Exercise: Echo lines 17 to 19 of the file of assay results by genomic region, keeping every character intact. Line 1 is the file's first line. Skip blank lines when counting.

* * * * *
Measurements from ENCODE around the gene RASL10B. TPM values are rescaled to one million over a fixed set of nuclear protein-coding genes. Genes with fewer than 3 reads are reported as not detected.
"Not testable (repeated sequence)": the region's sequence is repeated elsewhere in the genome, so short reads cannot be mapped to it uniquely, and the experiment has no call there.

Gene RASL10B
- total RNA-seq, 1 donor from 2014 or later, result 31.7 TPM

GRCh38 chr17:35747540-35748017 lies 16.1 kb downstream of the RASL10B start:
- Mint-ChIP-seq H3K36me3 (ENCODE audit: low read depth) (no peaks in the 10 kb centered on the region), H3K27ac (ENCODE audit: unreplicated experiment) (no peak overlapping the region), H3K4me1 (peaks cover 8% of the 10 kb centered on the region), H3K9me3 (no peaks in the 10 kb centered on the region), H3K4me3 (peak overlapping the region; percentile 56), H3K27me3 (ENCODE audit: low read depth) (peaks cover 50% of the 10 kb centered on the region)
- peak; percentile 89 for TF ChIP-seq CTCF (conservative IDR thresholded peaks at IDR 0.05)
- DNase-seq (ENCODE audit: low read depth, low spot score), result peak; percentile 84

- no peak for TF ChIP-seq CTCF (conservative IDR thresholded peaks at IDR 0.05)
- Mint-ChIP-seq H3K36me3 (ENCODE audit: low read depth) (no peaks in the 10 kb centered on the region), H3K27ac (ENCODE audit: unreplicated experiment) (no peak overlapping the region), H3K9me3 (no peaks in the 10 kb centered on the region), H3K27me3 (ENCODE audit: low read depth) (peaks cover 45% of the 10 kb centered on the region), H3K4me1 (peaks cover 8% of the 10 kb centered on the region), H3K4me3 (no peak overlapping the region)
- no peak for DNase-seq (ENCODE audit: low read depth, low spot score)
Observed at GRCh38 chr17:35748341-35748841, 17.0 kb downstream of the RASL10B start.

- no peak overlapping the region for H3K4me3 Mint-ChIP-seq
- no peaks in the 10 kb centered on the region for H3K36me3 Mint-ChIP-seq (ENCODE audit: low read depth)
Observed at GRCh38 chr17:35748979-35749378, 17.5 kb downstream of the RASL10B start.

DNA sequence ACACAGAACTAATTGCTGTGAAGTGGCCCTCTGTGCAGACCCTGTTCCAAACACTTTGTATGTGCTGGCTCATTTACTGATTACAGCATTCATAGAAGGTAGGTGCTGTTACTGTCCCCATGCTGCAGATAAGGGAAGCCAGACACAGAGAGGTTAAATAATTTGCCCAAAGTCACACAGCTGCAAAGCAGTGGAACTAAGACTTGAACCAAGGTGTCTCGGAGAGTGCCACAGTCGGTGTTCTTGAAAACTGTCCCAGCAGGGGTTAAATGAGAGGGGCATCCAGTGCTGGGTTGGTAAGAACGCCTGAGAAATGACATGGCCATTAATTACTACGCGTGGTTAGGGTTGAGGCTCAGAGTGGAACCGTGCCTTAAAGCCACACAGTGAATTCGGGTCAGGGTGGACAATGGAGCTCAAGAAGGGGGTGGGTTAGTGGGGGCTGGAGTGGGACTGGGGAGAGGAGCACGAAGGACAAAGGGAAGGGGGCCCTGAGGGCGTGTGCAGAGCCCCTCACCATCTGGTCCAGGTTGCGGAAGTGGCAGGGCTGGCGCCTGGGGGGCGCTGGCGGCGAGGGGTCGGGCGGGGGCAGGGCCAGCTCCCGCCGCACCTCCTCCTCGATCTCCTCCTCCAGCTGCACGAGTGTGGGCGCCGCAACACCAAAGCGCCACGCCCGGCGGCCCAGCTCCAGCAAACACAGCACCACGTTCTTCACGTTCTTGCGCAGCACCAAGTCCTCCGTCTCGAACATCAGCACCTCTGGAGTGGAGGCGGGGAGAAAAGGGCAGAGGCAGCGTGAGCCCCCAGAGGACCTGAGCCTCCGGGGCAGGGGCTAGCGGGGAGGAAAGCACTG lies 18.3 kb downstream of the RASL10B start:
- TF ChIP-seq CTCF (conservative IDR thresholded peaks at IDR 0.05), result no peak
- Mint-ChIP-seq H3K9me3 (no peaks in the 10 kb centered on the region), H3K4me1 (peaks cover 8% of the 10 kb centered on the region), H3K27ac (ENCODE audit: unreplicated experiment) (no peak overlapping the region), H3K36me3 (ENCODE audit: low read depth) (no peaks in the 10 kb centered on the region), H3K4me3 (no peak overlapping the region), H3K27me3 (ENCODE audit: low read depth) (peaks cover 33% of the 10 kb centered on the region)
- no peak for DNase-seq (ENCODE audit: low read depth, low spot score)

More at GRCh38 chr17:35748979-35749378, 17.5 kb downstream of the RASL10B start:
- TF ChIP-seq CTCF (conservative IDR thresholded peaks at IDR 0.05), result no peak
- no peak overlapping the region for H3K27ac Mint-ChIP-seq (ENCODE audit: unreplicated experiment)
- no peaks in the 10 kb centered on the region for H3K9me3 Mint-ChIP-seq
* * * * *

- TF ChIP-seq CTCF (conservative IDR thresholded peaks at IDR 0.05), result no peak
- Mint-ChIP-seq H3K9me3 (no peaks in the 10 kb centered on the region), H3K4me1 (peaks cover 8% of the 10 kb centered on the region), H3K27ac (ENCODE audit: unreplicated experiment) (no peak overlapping the region), H3K36me3 (ENCODE audit: low read depth) (no peaks in the 10 kb centered on the region), H3K4me3 (no peak overlapping the region), H3K27me3 (ENCODE audit: low read depth) (peaks cover 33% of the 10 kb centered on the region)
- no peak for DNase-seq (ENCODE audit: low read depth, low spot score)